Euro-Area Economy Grows More Than Forecast as Spain Outperforms
Economic growth in the euro area strengthened more than expected in the first quarter, buoyed by resilience in France and Spain.
Gross domestic product increased 0.4 percent in the three months through March, Eurostat said on Tuesday. That’s the fastest in three quarters. Activity in the 19-nation currency bloc was helped by strong investment in Spain and buoyant consumer spending in France.
While the region’s growth rate was below the average of the past five years, it marks the second quarterly acceleration since a downturn in trade and factory activity pulled the economy close to a standstill last summer. Some countries in the bloc have yet to experience a meaningful turnaround, with Germany expected to see the weakest expansion in six years.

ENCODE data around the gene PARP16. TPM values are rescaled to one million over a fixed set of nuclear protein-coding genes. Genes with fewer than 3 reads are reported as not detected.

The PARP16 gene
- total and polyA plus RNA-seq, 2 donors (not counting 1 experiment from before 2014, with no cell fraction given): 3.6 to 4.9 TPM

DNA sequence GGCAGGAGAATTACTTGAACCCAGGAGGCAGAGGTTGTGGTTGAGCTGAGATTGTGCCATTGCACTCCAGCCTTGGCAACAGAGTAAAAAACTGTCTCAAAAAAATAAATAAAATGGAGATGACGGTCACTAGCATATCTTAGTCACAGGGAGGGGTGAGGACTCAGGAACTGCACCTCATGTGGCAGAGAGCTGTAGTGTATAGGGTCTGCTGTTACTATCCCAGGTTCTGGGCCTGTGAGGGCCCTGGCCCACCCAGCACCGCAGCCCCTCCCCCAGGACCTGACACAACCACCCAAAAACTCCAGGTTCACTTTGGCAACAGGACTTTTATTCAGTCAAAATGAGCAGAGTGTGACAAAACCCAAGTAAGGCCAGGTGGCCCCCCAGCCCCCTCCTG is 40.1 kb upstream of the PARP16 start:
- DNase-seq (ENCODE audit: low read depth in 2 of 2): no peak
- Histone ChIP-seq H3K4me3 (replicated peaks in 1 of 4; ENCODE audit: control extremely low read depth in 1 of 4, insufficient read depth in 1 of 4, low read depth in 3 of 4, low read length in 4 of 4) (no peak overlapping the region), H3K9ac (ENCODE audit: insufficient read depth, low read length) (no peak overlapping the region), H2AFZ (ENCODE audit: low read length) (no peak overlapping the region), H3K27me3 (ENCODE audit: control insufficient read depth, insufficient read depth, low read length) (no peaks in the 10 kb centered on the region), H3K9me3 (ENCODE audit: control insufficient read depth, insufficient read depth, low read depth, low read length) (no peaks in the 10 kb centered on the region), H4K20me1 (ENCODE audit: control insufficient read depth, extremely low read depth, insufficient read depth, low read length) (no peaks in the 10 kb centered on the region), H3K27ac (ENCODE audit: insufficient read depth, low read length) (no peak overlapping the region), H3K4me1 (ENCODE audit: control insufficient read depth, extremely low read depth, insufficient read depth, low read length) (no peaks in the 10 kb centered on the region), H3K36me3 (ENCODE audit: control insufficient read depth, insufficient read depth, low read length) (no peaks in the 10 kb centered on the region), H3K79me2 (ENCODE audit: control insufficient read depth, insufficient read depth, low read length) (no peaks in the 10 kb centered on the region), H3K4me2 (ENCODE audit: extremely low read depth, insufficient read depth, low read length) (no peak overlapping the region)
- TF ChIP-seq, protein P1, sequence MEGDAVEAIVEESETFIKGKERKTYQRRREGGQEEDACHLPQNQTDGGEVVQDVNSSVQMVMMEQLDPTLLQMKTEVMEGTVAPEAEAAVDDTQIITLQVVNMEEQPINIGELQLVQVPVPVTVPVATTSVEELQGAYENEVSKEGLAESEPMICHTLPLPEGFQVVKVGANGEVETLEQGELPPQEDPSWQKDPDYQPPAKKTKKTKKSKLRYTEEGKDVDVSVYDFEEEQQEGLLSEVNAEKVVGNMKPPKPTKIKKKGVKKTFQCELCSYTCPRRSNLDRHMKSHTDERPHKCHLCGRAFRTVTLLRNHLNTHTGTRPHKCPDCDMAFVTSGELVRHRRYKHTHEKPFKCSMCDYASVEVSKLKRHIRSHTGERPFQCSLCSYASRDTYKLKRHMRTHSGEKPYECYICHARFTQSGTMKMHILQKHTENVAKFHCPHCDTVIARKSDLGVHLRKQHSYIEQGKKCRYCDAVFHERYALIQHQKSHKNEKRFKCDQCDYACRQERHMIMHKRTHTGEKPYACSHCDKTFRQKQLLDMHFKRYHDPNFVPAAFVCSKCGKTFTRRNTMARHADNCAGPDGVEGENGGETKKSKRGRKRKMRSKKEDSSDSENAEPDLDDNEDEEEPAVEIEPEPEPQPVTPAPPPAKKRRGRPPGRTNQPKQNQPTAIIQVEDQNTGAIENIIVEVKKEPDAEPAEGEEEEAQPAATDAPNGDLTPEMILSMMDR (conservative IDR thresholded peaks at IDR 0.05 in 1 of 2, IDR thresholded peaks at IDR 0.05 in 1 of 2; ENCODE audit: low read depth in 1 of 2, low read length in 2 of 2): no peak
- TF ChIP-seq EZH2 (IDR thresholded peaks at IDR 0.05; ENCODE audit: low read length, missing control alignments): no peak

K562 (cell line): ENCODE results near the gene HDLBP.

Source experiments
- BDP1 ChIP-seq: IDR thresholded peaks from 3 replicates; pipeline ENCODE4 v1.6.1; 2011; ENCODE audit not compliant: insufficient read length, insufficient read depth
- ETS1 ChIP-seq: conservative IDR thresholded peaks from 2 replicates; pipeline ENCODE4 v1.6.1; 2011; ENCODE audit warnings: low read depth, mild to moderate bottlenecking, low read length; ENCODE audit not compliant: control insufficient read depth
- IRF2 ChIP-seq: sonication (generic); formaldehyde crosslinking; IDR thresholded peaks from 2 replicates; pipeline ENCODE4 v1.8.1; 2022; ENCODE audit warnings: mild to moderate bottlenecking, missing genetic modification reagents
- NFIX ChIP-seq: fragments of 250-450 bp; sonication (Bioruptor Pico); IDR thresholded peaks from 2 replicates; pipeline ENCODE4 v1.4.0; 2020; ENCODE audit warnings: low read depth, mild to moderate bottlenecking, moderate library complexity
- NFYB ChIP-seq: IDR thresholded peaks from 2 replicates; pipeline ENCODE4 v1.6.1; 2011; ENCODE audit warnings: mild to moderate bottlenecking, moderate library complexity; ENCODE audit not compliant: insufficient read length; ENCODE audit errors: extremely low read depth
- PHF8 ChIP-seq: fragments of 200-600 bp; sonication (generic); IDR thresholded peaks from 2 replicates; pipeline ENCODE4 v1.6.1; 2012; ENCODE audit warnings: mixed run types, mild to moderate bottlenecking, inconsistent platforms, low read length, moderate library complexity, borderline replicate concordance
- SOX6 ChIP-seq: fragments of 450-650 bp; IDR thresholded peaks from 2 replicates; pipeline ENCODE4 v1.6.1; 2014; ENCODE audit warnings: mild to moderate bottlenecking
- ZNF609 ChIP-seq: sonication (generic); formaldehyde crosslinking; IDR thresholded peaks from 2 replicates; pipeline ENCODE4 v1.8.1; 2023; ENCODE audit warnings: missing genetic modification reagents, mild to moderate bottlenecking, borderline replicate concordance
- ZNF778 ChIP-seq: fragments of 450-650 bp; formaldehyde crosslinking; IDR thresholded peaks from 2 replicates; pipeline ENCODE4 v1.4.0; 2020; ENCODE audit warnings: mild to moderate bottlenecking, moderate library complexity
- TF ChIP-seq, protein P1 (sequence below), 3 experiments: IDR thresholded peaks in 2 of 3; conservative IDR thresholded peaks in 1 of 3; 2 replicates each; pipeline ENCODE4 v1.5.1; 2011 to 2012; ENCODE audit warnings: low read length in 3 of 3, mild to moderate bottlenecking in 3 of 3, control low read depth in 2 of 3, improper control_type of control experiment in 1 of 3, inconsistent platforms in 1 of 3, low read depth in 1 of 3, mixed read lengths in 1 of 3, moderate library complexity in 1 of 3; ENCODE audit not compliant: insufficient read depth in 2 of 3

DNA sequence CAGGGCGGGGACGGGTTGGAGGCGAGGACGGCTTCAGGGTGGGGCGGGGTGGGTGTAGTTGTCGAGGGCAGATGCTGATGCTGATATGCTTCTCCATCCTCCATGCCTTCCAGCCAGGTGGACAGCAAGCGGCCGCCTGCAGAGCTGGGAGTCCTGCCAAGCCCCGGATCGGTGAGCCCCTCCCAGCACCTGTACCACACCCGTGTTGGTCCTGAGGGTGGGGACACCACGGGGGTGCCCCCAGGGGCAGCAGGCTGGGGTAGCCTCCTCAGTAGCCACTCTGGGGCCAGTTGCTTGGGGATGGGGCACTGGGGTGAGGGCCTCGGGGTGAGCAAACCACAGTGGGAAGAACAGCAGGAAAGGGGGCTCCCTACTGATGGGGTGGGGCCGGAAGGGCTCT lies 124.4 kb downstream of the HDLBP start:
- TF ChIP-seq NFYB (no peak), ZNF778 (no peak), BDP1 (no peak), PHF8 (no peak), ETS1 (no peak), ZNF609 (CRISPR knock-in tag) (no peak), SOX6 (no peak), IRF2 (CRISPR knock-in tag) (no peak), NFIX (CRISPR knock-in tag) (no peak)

Business confidence continued to soften in April, and the European Central Bank has already said it won’t raise interest rates this year. Policy makers have expressed mixed feelings about whether a rebound initially penciled in for the second half will pan out. More evidence of weakness across the region could force them to make recently announced stimulus tools more accommodative to support growth.
While resilience in Spain and France provides a brightening picture for the region, external trade conflicts and homegrown difficulties, notably an upheaval in Germany’s car industry, have yet to clear. Italy has been in recession in the second half of 2018. GDP data at 12 p.m. will show whether that slump has ended.
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